and his field and staff officers as invited guests . The utmost good cheer nd good feeling prevailed throughout the day among officers and men . During our stay at Mount Union, we were constantly active, doing picket and provost-guard duty . Our pickets captured, at sundry times, 58 prisoners from Lee's army, who were sent to Major-General Couych, at Harrisburg . Several reconnaissances were made by Colonel Hawley and myself and officers, with, of course, some degree of profit in gaining a knowledge and familiarity with the topography of the country in that vicinity . July 2. - I received from Buffalo Board of Trade $500, and from General Henry L. Lansing &100, generously donated and placed in my hands to be disbursed for the benefit of the brigade ; but for this timely donation my command would have suffered greatly in its subsequent marches, Government not providing at all times adequate transportation and subsistence .
July 3. - My quartermaster, Clark Dodge, a valuable man in that department, was ordered by the chief quartermaster of the Department of the Susquehanna to report, with 5 complement men, at Harrisburg, for duty in that department. Five men were accordingly detailed, and he left with them on the 5th instant . Quartermaster-Sergeant S. Fred. Hartman performed the duties of quartermaster to my entire satisfaction until we were rejoined by Quartermaster Dodge, at Harrisburg, July 15.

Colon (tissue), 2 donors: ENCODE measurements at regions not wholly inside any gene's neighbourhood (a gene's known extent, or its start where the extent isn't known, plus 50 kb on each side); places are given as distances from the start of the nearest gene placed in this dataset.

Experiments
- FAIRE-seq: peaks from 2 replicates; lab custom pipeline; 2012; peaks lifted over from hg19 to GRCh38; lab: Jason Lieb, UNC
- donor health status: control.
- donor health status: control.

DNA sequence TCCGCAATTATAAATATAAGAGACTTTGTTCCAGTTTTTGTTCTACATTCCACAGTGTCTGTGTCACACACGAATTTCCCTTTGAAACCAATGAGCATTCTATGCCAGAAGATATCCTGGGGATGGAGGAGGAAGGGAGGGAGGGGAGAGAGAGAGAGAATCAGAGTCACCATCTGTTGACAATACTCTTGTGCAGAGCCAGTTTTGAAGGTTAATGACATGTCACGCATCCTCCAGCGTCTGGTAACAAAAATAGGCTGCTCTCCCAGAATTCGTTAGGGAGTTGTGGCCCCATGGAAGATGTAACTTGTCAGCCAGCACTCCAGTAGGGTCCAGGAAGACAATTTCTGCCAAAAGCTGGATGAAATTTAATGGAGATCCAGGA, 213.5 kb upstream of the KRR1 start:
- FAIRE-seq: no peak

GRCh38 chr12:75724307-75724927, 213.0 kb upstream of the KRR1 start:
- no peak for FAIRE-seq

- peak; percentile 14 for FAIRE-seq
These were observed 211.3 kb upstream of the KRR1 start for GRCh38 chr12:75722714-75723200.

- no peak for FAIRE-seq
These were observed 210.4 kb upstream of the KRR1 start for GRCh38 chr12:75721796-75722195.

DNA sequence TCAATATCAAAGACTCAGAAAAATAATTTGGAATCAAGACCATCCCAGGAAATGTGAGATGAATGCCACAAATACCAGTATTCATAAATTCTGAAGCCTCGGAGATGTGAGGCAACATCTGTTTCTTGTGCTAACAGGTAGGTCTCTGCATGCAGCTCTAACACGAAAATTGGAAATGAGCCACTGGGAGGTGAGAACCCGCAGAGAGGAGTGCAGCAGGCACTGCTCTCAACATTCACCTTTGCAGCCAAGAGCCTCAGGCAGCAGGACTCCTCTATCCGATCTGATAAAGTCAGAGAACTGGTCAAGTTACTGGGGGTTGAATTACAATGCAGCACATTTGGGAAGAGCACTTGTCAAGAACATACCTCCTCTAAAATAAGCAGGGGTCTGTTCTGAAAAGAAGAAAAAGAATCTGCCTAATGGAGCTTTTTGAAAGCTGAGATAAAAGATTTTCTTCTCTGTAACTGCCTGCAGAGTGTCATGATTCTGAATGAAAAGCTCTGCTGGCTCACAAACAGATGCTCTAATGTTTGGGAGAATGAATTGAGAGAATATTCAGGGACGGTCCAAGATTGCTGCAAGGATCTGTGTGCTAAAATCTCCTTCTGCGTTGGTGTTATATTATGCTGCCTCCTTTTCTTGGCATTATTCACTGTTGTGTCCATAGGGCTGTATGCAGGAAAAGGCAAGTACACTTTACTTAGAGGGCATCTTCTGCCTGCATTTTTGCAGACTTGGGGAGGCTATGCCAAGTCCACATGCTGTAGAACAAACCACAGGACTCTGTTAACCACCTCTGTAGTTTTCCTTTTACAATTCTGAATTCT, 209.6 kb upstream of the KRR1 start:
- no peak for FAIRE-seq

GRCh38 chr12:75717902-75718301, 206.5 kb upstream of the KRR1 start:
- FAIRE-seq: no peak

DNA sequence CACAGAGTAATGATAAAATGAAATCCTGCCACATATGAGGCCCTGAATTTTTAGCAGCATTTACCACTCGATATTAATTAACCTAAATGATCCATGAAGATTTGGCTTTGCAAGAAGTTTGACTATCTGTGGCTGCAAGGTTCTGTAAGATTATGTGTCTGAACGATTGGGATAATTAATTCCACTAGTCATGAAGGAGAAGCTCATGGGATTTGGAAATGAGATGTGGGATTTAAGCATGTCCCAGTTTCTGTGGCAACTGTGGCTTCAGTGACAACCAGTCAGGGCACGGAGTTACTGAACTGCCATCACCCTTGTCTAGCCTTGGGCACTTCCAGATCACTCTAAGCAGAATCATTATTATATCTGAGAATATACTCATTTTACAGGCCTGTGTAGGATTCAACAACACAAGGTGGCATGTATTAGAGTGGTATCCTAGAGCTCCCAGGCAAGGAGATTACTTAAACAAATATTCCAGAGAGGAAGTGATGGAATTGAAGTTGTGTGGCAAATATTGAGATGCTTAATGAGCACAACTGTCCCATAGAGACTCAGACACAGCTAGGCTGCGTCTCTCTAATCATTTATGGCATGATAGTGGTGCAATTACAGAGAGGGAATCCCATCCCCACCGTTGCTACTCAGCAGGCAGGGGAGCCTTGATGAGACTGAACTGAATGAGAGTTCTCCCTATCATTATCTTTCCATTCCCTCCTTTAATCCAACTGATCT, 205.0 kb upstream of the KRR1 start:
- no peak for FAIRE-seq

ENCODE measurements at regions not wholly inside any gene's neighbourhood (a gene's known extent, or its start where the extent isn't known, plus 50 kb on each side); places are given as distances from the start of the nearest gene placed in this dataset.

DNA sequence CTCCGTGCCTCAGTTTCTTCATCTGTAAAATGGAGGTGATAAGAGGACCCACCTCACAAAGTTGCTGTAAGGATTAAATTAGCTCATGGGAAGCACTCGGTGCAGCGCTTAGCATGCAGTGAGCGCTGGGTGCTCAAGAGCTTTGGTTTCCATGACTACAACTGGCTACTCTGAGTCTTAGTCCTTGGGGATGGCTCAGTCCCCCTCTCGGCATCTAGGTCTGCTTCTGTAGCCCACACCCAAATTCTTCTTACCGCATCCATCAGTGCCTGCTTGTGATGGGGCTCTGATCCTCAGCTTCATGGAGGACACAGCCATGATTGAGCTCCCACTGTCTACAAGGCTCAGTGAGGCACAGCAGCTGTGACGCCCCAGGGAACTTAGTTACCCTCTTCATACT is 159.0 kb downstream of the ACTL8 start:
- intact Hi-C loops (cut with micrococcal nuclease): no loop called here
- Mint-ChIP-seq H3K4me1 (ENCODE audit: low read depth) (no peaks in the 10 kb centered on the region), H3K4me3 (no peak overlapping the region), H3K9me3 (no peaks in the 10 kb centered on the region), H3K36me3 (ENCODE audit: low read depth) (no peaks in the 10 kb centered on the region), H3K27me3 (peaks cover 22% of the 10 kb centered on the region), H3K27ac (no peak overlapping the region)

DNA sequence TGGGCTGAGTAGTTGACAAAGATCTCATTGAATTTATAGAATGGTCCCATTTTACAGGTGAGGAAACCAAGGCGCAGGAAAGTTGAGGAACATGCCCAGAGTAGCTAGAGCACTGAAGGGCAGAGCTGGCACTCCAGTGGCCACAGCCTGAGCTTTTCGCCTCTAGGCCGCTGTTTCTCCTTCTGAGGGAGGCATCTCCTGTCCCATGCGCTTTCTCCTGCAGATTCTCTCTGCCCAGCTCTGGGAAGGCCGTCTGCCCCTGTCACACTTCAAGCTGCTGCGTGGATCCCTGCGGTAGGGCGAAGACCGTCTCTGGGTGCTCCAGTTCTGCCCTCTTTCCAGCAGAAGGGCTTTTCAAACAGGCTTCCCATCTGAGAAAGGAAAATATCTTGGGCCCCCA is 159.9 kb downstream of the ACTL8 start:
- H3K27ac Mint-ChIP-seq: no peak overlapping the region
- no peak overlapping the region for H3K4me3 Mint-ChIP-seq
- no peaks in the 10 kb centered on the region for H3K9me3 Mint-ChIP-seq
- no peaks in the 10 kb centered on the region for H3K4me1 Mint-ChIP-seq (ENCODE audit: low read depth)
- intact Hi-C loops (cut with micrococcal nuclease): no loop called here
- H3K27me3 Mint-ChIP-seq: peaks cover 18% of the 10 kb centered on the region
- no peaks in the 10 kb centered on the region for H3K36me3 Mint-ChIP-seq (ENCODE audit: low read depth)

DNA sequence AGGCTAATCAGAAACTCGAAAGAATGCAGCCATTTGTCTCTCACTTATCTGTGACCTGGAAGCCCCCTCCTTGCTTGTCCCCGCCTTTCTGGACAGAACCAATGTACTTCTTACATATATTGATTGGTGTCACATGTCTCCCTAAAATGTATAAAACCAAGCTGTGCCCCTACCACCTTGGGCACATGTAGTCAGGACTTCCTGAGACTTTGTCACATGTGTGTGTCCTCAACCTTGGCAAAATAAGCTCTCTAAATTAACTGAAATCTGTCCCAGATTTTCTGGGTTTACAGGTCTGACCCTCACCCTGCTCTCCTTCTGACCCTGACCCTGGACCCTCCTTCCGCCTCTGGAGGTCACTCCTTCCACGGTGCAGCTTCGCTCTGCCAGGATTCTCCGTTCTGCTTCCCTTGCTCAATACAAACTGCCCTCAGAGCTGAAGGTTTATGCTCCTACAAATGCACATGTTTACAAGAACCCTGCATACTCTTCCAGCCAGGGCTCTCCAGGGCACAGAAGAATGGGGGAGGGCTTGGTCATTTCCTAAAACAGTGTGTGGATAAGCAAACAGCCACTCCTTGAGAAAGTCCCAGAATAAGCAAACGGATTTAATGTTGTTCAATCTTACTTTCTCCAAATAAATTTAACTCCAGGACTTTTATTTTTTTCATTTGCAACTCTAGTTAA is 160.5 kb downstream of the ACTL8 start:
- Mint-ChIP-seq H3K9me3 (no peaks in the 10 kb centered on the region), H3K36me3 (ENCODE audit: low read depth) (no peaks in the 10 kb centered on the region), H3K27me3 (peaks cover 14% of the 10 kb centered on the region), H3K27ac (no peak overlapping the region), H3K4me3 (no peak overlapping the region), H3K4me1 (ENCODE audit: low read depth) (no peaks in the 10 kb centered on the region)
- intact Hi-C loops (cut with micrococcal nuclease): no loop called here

July 5. - At 3 p. m., Colonel Hawley received a telegram from Major-General Couch, at Chambersburg, ordering there companies of the Twenty-ninth Pennsylvania and the Seventy-fourth regiment New York National Guard, to move for Cambersburg, with three days 'cooked rations in our haversacks . At 6 p. m. we left Mount Union with three companies of the Twenty-ninth Pennsylvania, under command of Colonel J. W. Hawley, with one day's rations, not being able to get any more, as the Government, had no more rations at this place, and took the Shirley road for Chambersburg. Our route led through Shirleysburg, Fannettsburg, Shade gap, Burnt Cabins, to Loudoun, distant 52 miles from Mount Union, where we arrived July 7, at 6 p. m., and encamped . Colonel Hawley reported to major-General Couch, by telegraph, at Chamnbersburg . In the meantime, general Couch telegraphed Colonel Pierce, who was at Loudon, in command of the remains of General Milroy's division, instructing him to order us to Clear Spring, Md. When we arrived sat Loudoun, we were entirely out of rations, and we were only able to draw half a ration of hard-tack for three days . We left Loudoun July 8, at 4 p. m., and arrived at Mercesburg, 7 miles, at 7 p. m., where we encamped for the night .
July 9. - At 6 a. m. left Mercesburg, and arrived in Bear Valley, within 2 miles of Clear Spring, at 2 p. m., where we encamped, distant from Loudoun 26 miles . When at Loudoun we were joined by Captain [Nathaniel] Payne's company of cavalry, of Milroy's division .
July 10 . - At 8 a. m., leaving the regiment, with the Twenty-ninth Pennsylvania, in camp, Colonel Hawley, and myself, with the advance guard of cavalry, under command of Captain Payne, made a reconnaissance toward Clear Spring, ascertaining the position and strength of the enemy . At 10 a. m. I returned, and, with my command and the Twenty-ninth Pennsylvania, broke camp and moved forward . Arriving within half a mile of Clear Spring, Colonel